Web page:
February 2018

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Published on 12 February 2018

Your help is needed to spot and report colour ringed oystercatchers

On Sunday 4 February 2018 a successful catch of 190 oystercatchers took place at Dawlish Warren National Nature Reserve. All birds were aged, weighed, measured and fitted with a uniquely coded metal ring before being released. 150 of these birds were also each fitted with a larger uniquely-coded colour ring, which can be read by observers at distance, allowing valuable information to be collected without having to re-catch or disturb the bird. Among the birds caught were 6 that had been caught before in early 2000s and one individual was ringed back in 1989!

About 150 oystercatchers were fitted with a blue ring engraved in white with a large alpha-numeric code, e.g. ‘U6’ or ‘2M’) on the right leg, read from the bottom up.  Above the blue engraved ring is a plain yellow ring and metal ring on left leg.  If you find one of these birds, observers are being asked to also provide information on date, time, location (precise as possible with a grid reference, and its behaviour (feeding or roosting, was it in a flock or on its own).

Any sightings of colour-ringed oystercatchers should be reported to exeoystercatchers@gmail.com

Dawlish Warren is part of the Exe Estuary which was designated a Special Protection Area (SPA). It is a site of European importance for a number of reasons, one is that it supported nationally important numbers of wintering oystercatcher.  Studies of this species on the Exe Estuary in 1970s to 2000s represent one of the most comprehensive studies of a wading bird conducted anywhere in the world.  Despite the wealth of existing research, the main drivers that influence the significant decline of oystercatcher on the Exe Estuary in recent years are not well understood.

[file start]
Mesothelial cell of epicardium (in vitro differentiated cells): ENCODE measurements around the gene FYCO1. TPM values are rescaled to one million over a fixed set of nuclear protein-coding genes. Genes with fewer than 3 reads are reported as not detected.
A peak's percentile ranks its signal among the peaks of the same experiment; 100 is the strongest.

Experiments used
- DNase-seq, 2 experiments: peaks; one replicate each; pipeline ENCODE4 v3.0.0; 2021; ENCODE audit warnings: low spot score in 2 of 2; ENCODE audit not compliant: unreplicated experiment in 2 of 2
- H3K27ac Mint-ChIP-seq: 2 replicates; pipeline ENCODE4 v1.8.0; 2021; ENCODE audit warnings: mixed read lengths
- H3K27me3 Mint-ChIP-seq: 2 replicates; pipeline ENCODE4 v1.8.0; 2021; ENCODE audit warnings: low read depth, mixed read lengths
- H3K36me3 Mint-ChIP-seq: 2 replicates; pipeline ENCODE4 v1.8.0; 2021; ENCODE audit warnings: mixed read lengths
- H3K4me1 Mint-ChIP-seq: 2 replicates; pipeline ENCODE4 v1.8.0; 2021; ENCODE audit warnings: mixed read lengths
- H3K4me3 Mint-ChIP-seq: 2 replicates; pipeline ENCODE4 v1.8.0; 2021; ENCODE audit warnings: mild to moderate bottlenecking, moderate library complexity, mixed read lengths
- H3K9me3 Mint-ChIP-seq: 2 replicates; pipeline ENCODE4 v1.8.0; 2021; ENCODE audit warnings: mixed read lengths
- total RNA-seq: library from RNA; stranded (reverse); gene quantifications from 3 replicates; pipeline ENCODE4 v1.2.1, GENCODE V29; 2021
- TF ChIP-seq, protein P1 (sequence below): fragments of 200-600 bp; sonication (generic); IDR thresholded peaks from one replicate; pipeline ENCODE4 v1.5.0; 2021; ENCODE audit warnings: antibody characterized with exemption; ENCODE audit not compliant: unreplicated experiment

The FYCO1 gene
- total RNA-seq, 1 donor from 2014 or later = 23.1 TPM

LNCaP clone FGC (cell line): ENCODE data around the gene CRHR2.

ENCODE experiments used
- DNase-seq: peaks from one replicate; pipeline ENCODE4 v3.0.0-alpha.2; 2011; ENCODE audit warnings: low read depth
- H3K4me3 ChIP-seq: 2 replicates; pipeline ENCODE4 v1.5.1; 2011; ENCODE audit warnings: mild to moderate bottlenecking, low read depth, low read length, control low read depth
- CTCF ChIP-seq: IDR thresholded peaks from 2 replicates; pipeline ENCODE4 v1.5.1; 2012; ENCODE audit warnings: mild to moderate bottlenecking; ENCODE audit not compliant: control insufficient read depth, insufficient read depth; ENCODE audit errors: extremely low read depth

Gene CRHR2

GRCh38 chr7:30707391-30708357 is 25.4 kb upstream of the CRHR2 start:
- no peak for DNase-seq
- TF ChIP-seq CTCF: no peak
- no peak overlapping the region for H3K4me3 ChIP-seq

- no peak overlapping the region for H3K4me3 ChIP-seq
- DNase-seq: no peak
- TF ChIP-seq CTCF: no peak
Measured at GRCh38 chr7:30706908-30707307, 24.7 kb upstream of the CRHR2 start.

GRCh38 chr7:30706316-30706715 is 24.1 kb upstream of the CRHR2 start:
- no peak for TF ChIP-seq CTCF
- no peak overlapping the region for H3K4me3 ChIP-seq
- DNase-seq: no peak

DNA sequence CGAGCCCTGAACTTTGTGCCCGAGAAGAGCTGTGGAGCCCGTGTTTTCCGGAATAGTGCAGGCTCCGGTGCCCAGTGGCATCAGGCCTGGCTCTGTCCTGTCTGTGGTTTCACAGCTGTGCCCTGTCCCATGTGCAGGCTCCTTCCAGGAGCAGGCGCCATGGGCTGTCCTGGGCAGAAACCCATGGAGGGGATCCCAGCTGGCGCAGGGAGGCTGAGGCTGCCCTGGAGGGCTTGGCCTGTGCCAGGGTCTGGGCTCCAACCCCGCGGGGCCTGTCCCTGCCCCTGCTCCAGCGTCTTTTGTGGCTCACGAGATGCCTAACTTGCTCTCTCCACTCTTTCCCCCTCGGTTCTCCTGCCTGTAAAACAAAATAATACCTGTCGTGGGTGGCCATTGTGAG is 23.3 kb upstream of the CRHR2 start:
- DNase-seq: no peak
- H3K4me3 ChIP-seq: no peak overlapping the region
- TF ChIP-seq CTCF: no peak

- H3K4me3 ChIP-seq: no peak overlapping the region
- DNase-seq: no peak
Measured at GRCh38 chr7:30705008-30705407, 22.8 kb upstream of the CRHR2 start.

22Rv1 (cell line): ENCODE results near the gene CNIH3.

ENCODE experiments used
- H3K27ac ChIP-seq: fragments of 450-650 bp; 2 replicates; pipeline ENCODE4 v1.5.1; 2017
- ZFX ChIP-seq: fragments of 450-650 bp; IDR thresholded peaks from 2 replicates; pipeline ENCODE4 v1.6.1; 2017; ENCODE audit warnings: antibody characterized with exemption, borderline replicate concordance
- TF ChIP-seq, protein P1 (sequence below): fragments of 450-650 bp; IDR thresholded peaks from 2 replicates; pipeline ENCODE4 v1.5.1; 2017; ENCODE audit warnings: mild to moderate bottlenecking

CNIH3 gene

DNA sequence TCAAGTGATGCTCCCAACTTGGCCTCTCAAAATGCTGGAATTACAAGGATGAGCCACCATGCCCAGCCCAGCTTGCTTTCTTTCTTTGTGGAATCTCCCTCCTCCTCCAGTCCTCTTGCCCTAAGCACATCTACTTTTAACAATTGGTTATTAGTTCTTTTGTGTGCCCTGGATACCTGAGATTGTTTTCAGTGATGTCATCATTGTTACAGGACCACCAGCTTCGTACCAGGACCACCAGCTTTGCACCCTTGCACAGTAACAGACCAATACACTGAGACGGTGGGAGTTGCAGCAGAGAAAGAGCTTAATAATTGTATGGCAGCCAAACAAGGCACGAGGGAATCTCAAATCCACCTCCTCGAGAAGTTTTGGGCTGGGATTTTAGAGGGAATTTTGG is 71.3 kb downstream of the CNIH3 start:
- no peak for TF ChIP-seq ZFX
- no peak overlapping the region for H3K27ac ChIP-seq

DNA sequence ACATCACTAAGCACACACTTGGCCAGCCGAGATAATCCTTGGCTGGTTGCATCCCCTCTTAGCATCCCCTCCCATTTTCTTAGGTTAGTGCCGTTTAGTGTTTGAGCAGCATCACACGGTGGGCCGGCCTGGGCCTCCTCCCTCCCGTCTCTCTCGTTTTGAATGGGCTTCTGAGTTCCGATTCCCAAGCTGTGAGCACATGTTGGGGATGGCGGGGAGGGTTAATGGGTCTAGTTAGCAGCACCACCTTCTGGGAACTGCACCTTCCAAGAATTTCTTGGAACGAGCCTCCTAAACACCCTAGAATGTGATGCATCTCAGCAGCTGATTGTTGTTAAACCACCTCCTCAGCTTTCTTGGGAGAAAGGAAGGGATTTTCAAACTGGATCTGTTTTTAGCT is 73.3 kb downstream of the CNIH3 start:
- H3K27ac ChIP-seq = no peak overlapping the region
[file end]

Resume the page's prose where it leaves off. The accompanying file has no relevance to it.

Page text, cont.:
Tim Frayling, Senior Ornithologist at Natural England who organised the catch said:

“This project is another step in helping us to understand why the wintering oystercatcher population on the Exe is declining. Now that we have birds that can be individually identified,  we can investigate some of the key questions like: what factors are causing the population decline; and to what extent do birds from the SPA use the surrounding landscape.

“The catch was the result of months of planning and involved a team of 45 people, including 30 licensed bird ringers from around the country, the Exe Estuary’s habitat mitigation officers and the Teignbridge rangers. It was an incredible team effort. It’s also a great example of citizen science, as we hope members of the public will send details of their sightings, and contribute to the study.”

Exeter City Council’s Cllr Daniel Gottschalk, who is Chair of the South East Devon Habitat Regulations Executive Committee, said:

“Thanks to everyone who turned out at 7am on a Sunday morning to help preserve this declining bird species. This is an important part of the work that SEDHREC is tasked with. Our 2 habitat mitigation officers, Sama and Amelia, were delighted to get involved. Their job is to advise and educate people about the important wildlife and the effect of disturbance on these protected birds. The new rings will provide valuable information for the monitoring of the wildlife on the Estuary.

“We encourage local people and visitors to join in and report any sightings of Oystercatchers.”

Peter Burgess, Director of Conservation and Development at Devon Wildlife Trust said:

“Devon Wildlife Trust is extremely pleased to be able to support this vital evidence-gathering work taking place within the National Nature Reserve. We encourage all visitors to Dawlish Warren and anyone visiting coastal areas and estuaries to keep their eyes peeled out for colour-ringed birds and report them via the webpages. Oystercatchers can reach an amazing age but their long term decline in the estuary is cause for real concern – we hope this study will help reveal more about their lives.”